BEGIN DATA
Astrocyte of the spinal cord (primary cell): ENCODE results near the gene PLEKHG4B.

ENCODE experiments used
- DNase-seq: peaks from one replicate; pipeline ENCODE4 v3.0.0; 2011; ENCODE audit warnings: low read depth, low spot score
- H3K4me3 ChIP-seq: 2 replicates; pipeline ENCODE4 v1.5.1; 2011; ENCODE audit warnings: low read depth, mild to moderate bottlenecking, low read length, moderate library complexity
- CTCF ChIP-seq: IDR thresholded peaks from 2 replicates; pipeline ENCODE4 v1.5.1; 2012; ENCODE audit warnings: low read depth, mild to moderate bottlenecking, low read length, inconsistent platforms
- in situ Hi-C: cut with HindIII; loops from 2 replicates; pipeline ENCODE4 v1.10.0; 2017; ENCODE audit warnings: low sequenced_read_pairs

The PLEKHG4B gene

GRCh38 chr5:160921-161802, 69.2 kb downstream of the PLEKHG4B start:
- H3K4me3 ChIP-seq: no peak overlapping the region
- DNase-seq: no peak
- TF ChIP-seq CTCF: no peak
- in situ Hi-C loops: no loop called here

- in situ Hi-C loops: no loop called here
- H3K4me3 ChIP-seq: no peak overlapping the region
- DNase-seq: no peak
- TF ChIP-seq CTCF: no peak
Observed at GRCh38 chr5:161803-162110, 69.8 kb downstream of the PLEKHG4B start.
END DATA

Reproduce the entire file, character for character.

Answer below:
Astrocyte of the spinal cord (primary cell): ENCODE results near the gene PLEKHG4B.

ENCODE experiments used
- DNase-seq: peaks from one replicate; pipeline ENCODE4 v3.0.0; 2011; ENCODE audit warnings: low read depth, low spot score
- H3K4me3 ChIP-seq: 2 replicates; pipeline ENCODE4 v1.5.1; 2011; ENCODE audit warnings: low read depth, mild to moderate bottlenecking, low read length, moderate library complexity
- CTCF ChIP-seq: IDR thresholded peaks from 2 replicates; pipeline ENCODE4 v1.5.1; 2012; ENCODE audit warnings: low read depth, mild to moderate bottlenecking, low read length, inconsistent platforms
- in situ Hi-C: cut with HindIII; loops from 2 replicates; pipeline ENCODE4 v1.10.0; 2017; ENCODE audit warnings: low sequenced_read_pairs

The PLEKHG4B gene

GRCh38 chr5:160921-161802, 69.2 kb downstream of the PLEKHG4B start:
- H3K4me3 ChIP-seq: no peak overlapping the region
- DNase-seq: no peak
- TF ChIP-seq CTCF: no peak
- in situ Hi-C loops: no loop called here

- in situ Hi-C loops: no loop called here
- H3K4me3 ChIP-seq: no peak overlapping the region
- DNase-seq: no peak
- TF ChIP-seq CTCF: no peak
Observed at GRCh38 chr5:161803-162110, 69.8 kb downstream of the PLEKHG4B start.